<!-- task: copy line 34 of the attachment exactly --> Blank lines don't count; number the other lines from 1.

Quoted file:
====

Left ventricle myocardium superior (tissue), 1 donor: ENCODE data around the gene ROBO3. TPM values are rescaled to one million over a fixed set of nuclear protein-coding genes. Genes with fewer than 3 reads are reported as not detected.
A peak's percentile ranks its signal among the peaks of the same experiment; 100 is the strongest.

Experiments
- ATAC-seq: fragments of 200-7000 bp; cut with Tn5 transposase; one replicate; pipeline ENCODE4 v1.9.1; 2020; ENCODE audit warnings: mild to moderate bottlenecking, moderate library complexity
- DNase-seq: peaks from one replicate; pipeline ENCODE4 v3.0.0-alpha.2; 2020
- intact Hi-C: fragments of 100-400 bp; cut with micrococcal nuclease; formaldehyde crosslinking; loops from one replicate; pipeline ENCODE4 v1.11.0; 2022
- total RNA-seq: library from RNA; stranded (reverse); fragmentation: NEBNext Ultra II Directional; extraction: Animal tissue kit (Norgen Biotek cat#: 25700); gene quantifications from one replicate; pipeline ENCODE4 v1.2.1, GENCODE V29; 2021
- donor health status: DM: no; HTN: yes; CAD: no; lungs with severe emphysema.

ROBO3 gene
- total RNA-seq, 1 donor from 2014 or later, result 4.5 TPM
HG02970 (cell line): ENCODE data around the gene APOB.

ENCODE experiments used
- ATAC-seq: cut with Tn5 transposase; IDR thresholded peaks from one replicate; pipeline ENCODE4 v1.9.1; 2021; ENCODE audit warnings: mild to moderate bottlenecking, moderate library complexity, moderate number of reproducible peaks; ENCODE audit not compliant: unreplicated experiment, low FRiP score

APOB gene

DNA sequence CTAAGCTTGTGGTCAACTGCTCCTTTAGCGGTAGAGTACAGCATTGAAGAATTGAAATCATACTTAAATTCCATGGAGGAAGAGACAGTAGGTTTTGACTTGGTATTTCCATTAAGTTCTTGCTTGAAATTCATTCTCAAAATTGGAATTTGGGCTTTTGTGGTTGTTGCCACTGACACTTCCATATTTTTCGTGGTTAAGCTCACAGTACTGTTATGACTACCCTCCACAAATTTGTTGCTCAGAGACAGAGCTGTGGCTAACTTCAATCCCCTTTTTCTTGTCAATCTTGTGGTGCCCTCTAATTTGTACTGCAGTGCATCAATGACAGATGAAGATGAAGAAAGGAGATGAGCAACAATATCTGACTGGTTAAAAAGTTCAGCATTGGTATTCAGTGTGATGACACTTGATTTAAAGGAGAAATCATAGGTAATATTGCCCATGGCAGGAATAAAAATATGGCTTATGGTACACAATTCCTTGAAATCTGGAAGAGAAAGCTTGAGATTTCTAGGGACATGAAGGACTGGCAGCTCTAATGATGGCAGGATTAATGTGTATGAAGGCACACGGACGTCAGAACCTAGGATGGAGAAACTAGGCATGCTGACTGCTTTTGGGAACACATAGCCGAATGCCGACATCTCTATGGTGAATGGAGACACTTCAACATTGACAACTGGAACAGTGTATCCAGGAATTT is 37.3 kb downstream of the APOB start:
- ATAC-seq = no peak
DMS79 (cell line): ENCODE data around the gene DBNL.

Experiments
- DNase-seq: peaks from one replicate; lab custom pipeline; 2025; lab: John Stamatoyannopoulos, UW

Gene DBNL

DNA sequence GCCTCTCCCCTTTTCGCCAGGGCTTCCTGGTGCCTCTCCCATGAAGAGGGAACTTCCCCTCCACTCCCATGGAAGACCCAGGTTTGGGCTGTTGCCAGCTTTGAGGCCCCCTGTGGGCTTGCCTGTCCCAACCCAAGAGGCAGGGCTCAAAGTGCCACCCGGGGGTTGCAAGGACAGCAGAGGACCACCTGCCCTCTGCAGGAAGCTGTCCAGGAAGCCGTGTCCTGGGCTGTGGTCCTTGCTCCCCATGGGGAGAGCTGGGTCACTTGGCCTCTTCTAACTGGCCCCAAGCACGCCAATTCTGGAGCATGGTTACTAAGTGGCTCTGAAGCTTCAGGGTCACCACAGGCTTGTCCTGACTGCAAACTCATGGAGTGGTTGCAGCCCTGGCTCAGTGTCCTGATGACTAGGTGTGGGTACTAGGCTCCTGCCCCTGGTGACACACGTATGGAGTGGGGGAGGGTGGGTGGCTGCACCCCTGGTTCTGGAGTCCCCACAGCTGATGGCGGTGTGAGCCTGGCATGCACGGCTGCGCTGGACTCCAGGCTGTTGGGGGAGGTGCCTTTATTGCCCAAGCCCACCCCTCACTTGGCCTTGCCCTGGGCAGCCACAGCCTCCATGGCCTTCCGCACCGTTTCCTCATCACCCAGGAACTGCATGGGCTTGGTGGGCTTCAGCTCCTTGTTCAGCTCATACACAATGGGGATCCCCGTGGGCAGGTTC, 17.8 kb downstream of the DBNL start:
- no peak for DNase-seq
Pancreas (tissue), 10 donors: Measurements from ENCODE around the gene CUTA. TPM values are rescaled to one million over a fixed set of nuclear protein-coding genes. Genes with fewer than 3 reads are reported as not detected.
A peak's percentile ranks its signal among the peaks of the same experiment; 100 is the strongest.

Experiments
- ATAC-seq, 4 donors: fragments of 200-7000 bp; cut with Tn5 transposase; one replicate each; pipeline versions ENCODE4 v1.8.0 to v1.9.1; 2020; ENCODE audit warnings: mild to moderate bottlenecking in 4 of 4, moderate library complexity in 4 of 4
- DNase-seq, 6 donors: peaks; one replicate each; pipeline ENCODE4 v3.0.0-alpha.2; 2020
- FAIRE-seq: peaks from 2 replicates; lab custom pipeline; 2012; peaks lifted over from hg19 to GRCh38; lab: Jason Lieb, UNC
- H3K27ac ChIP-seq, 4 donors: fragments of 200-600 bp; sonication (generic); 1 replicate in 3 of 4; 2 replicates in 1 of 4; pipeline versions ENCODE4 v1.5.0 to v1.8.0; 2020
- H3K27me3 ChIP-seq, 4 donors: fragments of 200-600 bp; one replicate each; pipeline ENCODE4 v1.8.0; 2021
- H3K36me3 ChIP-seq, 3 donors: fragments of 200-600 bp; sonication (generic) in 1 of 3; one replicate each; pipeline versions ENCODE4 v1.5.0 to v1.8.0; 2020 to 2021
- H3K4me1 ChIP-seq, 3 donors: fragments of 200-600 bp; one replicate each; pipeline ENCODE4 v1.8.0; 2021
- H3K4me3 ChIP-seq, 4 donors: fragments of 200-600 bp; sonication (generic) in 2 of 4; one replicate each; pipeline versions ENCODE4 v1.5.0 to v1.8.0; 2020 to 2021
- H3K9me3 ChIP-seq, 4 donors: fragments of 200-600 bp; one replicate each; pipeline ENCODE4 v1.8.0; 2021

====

- H3K9me3 ChIP-seq, 4 donors: fragments of 200-600 bp; one replicate each; pipeline ENCODE4 v1.8.0; 2021